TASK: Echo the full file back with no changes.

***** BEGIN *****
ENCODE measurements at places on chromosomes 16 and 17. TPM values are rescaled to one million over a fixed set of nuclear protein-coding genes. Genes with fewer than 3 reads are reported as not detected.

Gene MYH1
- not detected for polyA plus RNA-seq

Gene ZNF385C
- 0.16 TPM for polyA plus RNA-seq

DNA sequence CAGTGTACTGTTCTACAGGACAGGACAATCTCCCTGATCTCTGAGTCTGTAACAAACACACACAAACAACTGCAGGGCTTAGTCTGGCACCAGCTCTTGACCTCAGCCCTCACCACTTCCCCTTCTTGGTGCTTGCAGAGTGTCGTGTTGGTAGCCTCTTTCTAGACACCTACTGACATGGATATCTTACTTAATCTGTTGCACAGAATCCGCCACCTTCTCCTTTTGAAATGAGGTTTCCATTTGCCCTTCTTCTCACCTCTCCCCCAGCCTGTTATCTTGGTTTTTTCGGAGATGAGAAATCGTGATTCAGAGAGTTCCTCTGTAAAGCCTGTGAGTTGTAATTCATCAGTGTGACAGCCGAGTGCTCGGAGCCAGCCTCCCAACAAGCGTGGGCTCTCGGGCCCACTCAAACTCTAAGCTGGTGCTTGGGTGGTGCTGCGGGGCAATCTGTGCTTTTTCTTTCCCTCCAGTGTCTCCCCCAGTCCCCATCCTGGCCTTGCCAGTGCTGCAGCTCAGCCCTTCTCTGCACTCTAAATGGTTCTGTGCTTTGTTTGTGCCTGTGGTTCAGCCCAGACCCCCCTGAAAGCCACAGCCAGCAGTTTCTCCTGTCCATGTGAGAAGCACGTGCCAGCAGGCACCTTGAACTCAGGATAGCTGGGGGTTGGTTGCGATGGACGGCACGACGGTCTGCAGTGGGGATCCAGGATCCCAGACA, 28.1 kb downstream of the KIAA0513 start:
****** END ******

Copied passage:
ENCODE measurements at places on chromosomes 16 and 17. TPM values are rescaled to one million over a fixed set of nuclear protein-coding genes. Genes with fewer than 3 reads are reported as not detected.

Gene MYH1
- not detected for polyA plus RNA-seq

Gene ZNF385C
- 0.16 TPM for polyA plus RNA-seq

DNA sequence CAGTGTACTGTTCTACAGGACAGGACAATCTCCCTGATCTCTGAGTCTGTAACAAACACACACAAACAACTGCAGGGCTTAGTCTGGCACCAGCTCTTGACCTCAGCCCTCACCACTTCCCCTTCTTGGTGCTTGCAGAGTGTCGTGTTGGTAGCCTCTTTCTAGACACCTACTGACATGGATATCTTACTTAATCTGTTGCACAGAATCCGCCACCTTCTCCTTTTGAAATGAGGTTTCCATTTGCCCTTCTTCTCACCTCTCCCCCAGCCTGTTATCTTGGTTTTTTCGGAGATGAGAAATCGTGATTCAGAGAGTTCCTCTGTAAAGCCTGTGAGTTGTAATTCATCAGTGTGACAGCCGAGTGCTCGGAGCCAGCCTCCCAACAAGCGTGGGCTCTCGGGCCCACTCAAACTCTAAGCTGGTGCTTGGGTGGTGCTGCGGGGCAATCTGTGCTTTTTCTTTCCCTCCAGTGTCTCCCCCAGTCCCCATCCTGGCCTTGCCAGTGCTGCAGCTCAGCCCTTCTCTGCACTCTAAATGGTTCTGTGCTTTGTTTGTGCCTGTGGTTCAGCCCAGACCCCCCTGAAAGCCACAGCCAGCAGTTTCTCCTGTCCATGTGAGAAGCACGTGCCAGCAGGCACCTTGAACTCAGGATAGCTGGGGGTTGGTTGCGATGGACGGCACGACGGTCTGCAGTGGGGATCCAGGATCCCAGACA, 28.1 kb downstream of the KIAA0513 start: